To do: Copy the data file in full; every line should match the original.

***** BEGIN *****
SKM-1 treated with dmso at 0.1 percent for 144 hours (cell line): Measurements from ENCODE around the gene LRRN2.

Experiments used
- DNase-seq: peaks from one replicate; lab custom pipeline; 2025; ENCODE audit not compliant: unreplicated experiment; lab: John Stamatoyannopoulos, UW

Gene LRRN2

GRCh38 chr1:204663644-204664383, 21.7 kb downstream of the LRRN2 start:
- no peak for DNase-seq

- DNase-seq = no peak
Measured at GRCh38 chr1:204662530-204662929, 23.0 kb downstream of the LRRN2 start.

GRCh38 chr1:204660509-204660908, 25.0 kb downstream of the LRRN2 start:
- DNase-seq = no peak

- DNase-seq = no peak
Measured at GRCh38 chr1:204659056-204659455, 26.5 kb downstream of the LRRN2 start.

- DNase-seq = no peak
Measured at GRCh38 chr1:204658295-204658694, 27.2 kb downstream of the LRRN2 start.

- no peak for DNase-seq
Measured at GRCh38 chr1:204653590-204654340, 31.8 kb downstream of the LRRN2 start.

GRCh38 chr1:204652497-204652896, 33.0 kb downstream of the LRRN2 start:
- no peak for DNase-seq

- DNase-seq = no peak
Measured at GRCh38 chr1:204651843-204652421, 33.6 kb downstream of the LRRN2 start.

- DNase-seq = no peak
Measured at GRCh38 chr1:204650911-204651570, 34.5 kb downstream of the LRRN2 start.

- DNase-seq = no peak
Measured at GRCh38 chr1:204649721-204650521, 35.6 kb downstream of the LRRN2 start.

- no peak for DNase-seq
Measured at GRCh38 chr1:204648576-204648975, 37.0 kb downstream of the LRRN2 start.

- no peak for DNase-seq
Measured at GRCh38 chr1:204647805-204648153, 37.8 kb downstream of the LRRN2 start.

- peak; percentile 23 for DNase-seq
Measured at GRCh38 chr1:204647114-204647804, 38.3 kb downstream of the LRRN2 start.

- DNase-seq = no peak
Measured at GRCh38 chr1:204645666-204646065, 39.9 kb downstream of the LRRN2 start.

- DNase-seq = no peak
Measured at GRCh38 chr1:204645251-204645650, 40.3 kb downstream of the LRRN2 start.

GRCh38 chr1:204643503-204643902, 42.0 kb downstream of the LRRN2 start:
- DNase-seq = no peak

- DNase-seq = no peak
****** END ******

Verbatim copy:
SKM-1 treated with dmso at 0.1 percent for 144 hours (cell line): Measurements from ENCODE around the gene LRRN2.

Experiments used
- DNase-seq: peaks from one replicate; lab custom pipeline; 2025; ENCODE audit not compliant: unreplicated experiment; lab: John Stamatoyannopoulos, UW

Gene LRRN2

GRCh38 chr1:204663644-204664383, 21.7 kb downstream of the LRRN2 start:
- no peak for DNase-seq

- DNase-seq = no peak
Measured at GRCh38 chr1:204662530-204662929, 23.0 kb downstream of the LRRN2 start.

GRCh38 chr1:204660509-204660908, 25.0 kb downstream of the LRRN2 start:
- DNase-seq = no peak

- DNase-seq = no peak
Measured at GRCh38 chr1:204659056-204659455, 26.5 kb downstream of the LRRN2 start.

- DNase-seq = no peak
Measured at GRCh38 chr1:204658295-204658694, 27.2 kb downstream of the LRRN2 start.

- no peak for DNase-seq
Measured at GRCh38 chr1:204653590-204654340, 31.8 kb downstream of the LRRN2 start.

GRCh38 chr1:204652497-204652896, 33.0 kb downstream of the LRRN2 start:
- no peak for DNase-seq

- DNase-seq = no peak
Measured at GRCh38 chr1:204651843-204652421, 33.6 kb downstream of the LRRN2 start.

- DNase-seq = no peak
Measured at GRCh38 chr1:204650911-204651570, 34.5 kb downstream of the LRRN2 start.

- DNase-seq = no peak
Measured at GRCh38 chr1:204649721-204650521, 35.6 kb downstream of the LRRN2 start.

- no peak for DNase-seq
Measured at GRCh38 chr1:204648576-204648975, 37.0 kb downstream of the LRRN2 start.

- no peak for DNase-seq
Measured at GRCh38 chr1:204647805-204648153, 37.8 kb downstream of the LRRN2 start.

- peak; percentile 23 for DNase-seq
Measured at GRCh38 chr1:204647114-204647804, 38.3 kb downstream of the LRRN2 start.

- DNase-seq = no peak
Measured at GRCh38 chr1:204645666-204646065, 39.9 kb downstream of the LRRN2 start.

- DNase-seq = no peak
Measured at GRCh38 chr1:204645251-204645650, 40.3 kb downstream of the LRRN2 start.

GRCh38 chr1:204643503-204643902, 42.0 kb downstream of the LRRN2 start:
- DNase-seq = no peak

- DNase-seq = no peak